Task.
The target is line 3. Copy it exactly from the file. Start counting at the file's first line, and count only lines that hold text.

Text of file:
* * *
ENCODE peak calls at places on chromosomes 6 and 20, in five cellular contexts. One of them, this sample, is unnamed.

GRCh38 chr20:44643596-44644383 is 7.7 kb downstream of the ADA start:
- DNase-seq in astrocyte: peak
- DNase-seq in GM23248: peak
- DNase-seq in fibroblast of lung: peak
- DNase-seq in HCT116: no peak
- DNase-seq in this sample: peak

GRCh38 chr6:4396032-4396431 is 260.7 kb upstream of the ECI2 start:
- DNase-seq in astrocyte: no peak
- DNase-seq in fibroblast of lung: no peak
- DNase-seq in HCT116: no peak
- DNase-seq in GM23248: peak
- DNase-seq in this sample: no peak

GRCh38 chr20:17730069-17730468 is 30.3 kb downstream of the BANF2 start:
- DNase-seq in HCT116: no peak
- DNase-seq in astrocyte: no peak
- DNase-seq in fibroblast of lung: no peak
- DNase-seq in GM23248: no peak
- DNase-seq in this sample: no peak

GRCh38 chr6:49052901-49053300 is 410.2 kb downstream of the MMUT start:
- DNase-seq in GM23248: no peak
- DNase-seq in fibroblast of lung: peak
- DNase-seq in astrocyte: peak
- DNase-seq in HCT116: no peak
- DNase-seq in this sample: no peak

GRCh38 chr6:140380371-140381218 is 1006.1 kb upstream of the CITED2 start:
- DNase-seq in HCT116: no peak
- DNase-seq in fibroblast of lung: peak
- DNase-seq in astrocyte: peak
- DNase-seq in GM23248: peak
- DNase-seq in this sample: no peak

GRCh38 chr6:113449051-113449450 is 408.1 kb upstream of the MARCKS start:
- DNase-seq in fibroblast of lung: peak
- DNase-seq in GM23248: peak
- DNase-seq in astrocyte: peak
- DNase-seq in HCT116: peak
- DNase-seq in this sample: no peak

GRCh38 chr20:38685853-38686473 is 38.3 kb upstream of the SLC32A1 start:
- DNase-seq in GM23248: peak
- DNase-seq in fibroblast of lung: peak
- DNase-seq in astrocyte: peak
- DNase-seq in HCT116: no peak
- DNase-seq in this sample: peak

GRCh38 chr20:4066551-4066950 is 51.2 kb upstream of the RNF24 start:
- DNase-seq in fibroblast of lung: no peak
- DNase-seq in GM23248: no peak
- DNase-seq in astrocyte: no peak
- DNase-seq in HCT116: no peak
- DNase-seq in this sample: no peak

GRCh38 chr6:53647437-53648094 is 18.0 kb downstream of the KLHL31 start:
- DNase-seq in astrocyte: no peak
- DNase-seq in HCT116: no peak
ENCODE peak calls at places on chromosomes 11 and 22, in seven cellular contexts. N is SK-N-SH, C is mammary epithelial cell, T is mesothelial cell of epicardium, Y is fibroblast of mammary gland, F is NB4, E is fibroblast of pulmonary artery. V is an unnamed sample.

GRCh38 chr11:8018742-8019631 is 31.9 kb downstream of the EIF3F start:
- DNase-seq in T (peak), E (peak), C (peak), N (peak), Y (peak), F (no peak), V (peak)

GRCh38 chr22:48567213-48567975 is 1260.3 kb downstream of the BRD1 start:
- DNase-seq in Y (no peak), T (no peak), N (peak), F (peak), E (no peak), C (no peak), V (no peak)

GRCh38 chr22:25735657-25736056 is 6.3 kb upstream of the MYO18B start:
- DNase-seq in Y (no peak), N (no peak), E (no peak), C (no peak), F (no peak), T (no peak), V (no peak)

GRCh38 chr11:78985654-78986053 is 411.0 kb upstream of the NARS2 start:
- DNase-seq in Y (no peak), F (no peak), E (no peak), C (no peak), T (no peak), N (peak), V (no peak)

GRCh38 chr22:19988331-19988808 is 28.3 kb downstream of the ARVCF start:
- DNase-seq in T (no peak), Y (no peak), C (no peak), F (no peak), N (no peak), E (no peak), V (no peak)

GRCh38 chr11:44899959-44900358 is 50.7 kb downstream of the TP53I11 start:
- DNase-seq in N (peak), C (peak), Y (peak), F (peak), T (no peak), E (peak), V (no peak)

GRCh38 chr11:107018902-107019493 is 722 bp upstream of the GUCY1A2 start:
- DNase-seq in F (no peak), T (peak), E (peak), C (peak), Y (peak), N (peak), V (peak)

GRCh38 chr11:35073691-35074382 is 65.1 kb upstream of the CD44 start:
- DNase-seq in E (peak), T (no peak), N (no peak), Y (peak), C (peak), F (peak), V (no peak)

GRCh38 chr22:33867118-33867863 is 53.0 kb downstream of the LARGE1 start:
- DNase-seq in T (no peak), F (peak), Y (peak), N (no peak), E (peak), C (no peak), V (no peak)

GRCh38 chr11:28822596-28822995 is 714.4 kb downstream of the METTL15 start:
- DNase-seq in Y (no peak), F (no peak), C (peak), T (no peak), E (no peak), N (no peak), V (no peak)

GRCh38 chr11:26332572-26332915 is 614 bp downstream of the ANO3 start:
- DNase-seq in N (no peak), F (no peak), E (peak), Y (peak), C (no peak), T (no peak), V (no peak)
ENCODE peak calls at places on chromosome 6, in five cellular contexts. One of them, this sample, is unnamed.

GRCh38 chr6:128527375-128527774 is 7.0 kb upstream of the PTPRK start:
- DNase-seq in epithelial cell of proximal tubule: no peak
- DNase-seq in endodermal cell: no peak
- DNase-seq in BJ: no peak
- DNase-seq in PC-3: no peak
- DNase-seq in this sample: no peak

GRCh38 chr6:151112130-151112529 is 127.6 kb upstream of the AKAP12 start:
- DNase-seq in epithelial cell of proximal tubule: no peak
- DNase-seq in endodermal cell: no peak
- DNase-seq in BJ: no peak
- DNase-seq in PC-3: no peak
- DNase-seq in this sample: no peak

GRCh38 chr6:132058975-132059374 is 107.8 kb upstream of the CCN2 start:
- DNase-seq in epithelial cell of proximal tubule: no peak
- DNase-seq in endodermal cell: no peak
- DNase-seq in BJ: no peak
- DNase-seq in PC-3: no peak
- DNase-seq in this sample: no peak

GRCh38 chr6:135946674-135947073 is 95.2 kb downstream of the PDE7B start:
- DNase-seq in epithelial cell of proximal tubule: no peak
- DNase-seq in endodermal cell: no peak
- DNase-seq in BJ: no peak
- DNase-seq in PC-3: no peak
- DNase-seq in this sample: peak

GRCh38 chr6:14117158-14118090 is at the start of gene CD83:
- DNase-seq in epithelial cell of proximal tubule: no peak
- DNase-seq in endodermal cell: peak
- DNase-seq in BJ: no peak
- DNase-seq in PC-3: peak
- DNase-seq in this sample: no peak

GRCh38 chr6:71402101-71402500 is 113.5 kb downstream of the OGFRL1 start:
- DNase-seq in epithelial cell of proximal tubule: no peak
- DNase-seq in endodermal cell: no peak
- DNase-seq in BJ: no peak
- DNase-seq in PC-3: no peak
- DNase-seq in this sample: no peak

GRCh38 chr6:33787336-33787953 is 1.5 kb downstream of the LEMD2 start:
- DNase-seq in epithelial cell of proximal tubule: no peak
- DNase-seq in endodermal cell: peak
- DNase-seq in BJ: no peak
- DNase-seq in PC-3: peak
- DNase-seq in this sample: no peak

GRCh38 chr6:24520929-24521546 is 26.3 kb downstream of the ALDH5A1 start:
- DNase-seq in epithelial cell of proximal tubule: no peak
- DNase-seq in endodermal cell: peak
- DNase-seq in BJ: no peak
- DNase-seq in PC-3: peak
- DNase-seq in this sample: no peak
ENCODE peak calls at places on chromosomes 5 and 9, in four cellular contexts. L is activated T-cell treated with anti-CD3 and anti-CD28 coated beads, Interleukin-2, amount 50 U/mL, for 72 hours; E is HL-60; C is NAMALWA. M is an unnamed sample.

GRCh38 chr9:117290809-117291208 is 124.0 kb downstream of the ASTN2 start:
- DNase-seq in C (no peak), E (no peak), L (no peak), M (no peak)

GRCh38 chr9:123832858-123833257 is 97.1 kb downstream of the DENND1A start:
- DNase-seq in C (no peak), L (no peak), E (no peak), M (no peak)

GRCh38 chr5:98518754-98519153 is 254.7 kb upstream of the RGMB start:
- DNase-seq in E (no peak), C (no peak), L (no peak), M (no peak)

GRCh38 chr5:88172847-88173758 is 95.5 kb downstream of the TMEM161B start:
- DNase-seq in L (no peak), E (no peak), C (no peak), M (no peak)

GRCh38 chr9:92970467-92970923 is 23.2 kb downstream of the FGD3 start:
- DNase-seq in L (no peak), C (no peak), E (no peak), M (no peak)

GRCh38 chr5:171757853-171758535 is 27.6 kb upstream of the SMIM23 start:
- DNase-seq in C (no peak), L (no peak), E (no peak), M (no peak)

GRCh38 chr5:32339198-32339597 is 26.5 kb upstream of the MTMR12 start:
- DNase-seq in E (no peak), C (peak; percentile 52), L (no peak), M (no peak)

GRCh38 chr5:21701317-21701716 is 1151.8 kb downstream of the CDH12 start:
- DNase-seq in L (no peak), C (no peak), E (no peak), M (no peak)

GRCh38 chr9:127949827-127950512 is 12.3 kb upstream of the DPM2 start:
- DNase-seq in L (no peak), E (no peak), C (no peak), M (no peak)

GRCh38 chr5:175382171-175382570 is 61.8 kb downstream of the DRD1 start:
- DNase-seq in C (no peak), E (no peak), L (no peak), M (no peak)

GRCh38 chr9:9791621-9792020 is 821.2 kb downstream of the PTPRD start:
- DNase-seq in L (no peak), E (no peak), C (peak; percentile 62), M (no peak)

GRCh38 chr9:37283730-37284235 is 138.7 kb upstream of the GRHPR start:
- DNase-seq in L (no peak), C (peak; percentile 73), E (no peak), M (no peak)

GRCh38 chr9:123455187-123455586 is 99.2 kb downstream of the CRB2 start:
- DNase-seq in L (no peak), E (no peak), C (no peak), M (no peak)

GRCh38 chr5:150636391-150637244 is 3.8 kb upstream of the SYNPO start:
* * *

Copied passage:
- DNase-seq in astrocyte: peak